• The US budget is composed roughly of 75% in existing commitments, and one quarter in discretionary expenses (not including emergency expenses like the recent stimulus package). In the 2020 budget, half of the discretionary budget was going to defense. The numbers are staggering. This is the sacred cow of the US budget. The excuse that the US must catch up with Russia or China does not hold.
  • The narrative about the military has made it impossible to even look at these expenses: one-third of it is paid in salaries, while the other two-thirds go to the defense industry. This taboo must be broken, and the audit of defense expenses, the collusion between the politicians and the industry must be reviewed. This is not about our “men and women in uniform” it is about enhancing the profits of the defense industry.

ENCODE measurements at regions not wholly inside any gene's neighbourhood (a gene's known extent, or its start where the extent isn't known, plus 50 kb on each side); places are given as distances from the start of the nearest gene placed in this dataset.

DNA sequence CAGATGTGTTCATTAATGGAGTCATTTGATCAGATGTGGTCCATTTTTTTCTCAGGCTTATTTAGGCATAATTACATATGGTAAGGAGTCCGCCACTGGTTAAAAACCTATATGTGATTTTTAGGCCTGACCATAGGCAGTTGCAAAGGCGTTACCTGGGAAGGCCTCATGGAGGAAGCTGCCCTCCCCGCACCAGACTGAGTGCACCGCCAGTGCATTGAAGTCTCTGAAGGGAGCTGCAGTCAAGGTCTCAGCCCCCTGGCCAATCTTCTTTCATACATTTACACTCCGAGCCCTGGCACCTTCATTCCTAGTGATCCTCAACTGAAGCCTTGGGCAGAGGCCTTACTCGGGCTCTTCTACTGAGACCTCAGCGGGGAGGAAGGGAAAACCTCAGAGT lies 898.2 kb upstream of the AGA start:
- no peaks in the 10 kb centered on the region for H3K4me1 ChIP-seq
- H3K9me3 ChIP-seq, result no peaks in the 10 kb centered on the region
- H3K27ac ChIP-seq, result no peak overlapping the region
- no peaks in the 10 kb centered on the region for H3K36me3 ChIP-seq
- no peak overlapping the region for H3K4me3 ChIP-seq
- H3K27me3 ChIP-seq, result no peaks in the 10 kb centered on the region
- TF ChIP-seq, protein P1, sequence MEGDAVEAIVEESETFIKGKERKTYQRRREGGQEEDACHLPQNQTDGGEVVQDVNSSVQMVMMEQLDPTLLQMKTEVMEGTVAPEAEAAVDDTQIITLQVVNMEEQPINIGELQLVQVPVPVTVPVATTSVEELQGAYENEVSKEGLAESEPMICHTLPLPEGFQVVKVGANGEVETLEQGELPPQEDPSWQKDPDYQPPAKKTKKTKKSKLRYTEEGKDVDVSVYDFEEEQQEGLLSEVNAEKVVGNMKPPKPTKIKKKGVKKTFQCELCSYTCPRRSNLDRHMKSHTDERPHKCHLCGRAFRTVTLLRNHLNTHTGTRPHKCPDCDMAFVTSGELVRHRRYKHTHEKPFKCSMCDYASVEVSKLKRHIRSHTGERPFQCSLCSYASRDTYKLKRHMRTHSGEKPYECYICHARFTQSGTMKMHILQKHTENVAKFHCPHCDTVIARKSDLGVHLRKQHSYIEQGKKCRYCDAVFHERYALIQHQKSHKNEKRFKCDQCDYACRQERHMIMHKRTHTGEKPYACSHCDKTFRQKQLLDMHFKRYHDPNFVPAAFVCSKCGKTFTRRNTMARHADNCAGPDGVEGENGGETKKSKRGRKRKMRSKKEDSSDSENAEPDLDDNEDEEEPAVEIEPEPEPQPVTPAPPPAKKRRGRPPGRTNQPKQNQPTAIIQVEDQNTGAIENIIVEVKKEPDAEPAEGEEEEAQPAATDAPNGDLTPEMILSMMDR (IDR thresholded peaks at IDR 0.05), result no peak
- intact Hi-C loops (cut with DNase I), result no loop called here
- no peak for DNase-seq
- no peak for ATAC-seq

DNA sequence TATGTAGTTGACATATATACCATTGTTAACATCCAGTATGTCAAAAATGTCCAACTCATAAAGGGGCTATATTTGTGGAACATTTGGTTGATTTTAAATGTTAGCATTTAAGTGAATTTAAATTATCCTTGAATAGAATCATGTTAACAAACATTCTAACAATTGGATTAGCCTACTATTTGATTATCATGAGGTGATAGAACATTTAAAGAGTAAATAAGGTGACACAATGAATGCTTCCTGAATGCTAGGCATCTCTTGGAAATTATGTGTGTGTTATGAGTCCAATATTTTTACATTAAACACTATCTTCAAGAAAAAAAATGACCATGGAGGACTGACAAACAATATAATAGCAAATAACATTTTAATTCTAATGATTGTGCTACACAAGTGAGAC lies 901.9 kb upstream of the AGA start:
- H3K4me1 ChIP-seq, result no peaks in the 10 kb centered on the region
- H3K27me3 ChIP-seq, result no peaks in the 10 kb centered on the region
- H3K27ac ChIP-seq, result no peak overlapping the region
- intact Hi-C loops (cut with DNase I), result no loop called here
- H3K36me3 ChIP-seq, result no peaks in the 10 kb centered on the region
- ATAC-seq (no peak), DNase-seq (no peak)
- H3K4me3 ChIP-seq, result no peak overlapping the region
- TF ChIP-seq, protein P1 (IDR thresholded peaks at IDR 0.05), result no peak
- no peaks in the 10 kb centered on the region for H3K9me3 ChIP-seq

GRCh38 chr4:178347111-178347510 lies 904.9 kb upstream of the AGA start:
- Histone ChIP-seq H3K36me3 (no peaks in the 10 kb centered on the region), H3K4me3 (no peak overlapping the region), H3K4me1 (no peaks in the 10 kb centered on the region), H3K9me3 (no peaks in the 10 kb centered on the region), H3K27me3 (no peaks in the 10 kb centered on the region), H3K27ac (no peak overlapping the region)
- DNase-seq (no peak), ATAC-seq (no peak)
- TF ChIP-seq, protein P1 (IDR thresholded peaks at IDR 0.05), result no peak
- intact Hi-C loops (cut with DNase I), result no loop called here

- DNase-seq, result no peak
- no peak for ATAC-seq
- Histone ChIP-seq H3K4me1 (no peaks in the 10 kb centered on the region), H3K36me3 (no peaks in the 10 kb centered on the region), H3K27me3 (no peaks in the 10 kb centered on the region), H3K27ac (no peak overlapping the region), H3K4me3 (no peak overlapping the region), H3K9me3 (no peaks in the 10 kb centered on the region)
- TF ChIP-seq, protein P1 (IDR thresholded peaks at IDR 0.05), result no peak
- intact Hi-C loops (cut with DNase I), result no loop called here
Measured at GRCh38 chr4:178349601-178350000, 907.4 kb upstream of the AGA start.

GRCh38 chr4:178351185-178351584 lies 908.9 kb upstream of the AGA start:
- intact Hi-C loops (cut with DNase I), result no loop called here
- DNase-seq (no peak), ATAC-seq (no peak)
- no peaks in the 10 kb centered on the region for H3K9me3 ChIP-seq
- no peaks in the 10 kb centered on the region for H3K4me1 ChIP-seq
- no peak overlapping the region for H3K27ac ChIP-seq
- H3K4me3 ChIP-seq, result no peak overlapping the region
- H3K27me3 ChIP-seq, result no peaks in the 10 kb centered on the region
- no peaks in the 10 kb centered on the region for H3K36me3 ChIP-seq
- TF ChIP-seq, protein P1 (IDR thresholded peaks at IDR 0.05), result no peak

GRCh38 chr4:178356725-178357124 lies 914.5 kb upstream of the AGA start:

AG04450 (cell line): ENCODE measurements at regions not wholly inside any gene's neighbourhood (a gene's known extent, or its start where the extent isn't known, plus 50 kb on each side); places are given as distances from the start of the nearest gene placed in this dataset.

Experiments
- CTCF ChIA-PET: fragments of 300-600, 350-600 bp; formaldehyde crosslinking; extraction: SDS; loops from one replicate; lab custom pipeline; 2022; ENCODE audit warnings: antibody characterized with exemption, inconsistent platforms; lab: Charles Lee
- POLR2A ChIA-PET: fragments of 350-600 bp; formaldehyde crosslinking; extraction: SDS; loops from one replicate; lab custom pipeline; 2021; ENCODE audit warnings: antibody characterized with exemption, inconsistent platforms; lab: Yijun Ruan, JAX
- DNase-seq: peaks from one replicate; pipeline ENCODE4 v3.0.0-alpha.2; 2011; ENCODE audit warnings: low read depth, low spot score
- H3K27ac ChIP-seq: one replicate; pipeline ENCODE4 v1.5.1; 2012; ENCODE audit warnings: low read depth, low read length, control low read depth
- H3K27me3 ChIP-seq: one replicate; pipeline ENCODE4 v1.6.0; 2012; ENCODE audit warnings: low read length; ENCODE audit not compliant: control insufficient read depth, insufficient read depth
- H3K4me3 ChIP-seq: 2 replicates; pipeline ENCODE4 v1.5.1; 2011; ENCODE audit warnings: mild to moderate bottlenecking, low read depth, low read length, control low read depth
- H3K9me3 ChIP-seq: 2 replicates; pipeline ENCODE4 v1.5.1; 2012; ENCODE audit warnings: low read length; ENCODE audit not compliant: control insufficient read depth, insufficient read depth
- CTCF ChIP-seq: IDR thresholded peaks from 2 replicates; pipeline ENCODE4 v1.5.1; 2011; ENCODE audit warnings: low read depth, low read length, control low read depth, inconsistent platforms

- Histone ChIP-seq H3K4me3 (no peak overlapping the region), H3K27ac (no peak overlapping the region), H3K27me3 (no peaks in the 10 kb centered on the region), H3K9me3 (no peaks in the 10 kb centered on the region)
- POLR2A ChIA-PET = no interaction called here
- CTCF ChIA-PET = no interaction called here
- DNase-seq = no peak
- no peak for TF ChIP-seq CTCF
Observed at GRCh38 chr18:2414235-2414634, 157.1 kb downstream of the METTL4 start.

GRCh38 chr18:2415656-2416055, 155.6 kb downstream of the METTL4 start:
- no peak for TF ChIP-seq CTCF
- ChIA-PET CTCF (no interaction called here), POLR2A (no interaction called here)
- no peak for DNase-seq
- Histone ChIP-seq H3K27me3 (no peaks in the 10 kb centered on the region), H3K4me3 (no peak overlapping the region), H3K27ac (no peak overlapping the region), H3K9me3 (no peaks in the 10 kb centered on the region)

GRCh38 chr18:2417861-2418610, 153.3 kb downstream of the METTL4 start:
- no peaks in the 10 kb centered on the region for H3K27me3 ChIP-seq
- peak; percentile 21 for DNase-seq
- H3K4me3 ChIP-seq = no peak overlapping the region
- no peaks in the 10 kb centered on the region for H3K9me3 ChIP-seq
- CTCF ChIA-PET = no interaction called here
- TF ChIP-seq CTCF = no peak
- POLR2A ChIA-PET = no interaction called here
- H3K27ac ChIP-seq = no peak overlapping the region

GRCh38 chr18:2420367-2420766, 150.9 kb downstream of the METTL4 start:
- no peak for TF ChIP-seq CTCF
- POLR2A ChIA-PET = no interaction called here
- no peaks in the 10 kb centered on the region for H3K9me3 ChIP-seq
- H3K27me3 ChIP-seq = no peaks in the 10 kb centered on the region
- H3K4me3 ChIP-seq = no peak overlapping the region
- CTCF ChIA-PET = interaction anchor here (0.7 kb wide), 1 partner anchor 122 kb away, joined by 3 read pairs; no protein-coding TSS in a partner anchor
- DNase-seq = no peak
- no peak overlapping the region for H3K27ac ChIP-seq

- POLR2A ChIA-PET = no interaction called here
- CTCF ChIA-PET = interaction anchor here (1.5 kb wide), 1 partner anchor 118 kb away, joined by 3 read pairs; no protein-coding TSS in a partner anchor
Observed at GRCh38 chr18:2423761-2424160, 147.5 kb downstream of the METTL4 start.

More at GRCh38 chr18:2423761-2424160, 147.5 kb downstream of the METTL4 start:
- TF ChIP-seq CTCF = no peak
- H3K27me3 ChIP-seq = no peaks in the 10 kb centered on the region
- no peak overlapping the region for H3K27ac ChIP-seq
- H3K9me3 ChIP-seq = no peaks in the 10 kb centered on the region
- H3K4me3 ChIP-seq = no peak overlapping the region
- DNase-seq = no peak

• The gluttony of the defense industry is unbearable. The United States is home to five of the world’s 10 largest defense contractors, and American companies account for 57% of total arms sales by the world’s 100 largest defense contractors.

About 15% of all U.S. federal spending, and 50% of the U.S discretionary spending goes to the military. Getting rid of this discretionary military expense would release half a trillion dollars to fund socially helpful initiatives.